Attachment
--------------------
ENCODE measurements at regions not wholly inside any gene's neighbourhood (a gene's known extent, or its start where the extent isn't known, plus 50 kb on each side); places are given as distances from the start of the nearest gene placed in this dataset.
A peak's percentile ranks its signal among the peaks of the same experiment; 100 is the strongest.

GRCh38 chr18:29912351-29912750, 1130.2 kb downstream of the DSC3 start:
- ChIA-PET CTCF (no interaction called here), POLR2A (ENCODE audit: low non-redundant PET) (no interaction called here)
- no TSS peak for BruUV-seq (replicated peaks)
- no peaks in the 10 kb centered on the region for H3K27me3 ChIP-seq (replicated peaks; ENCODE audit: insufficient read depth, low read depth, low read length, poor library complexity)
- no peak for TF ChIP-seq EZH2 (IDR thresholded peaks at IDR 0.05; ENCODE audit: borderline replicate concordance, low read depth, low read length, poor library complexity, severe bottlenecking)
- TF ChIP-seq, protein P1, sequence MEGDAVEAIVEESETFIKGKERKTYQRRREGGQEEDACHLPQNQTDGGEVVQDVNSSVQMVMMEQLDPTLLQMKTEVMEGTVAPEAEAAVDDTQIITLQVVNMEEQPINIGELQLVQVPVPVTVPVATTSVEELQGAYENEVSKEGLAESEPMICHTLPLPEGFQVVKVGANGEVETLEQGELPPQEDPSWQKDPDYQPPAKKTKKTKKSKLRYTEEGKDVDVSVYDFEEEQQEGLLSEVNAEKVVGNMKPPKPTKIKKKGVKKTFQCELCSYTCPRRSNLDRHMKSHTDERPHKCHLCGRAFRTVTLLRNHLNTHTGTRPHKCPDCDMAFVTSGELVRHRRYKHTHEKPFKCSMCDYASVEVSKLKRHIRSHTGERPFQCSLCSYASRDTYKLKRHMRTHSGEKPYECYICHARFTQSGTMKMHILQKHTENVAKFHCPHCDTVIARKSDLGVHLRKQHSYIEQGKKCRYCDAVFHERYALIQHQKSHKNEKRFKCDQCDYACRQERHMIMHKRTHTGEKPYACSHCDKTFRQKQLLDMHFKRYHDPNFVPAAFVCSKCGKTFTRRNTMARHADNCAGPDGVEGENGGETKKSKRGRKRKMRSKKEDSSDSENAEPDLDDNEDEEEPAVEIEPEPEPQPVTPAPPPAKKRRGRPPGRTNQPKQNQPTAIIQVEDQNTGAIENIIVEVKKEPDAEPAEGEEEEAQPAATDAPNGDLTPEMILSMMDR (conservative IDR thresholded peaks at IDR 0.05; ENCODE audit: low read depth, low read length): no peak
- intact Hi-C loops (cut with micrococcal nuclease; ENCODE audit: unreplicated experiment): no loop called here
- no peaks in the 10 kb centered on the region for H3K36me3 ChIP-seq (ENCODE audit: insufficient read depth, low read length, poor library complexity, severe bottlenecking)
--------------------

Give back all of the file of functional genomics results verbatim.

ENCODE measurements at regions not wholly inside any gene's neighbourhood (a gene's known extent, or its start where the extent isn't known, plus 50 kb on each side); places are given as distances from the start of the nearest gene placed in this dataset.
A peak's percentile ranks its signal among the peaks of the same experiment; 100 is the strongest.

GRCh38 chr18:29912351-29912750, 1130.2 kb downstream of the DSC3 start:
- ChIA-PET CTCF (no interaction called here), POLR2A (ENCODE audit: low non-redundant PET) (no interaction called here)
- no TSS peak for BruUV-seq (replicated peaks)
- no peaks in the 10 kb centered on the region for H3K27me3 ChIP-seq (replicated peaks; ENCODE audit: insufficient read depth, low read depth, low read length, poor library complexity)
- no peak for TF ChIP-seq EZH2 (IDR thresholded peaks at IDR 0.05; ENCODE audit: borderline replicate concordance, low read depth, low read length, poor library complexity, severe bottlenecking)
- TF ChIP-seq, protein P1, sequence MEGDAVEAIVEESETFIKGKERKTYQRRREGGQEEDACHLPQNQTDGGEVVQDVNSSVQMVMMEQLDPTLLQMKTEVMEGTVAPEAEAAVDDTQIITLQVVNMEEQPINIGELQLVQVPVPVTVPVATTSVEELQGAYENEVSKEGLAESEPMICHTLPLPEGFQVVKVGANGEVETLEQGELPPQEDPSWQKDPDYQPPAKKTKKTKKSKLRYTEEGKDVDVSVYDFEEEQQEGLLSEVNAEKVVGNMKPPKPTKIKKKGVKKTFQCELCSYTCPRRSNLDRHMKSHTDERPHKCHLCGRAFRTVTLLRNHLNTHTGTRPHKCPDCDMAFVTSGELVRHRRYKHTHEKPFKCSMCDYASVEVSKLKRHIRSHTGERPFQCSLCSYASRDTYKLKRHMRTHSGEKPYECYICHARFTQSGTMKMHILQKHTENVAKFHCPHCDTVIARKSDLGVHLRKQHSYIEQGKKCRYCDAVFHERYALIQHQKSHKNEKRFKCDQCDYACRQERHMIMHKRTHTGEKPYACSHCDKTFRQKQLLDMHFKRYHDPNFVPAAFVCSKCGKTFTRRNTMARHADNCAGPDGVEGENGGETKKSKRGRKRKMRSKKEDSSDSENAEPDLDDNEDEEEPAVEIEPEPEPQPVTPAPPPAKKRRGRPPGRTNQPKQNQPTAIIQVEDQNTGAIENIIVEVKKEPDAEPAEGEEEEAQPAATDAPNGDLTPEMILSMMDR (conservative IDR thresholded peaks at IDR 0.05; ENCODE audit: low read depth, low read length): no peak
- intact Hi-C loops (cut with micrococcal nuclease; ENCODE audit: unreplicated experiment): no loop called here
- no peaks in the 10 kb centered on the region for H3K36me3 ChIP-seq (ENCODE audit: insufficient read depth, low read length, poor library complexity, severe bottlenecking)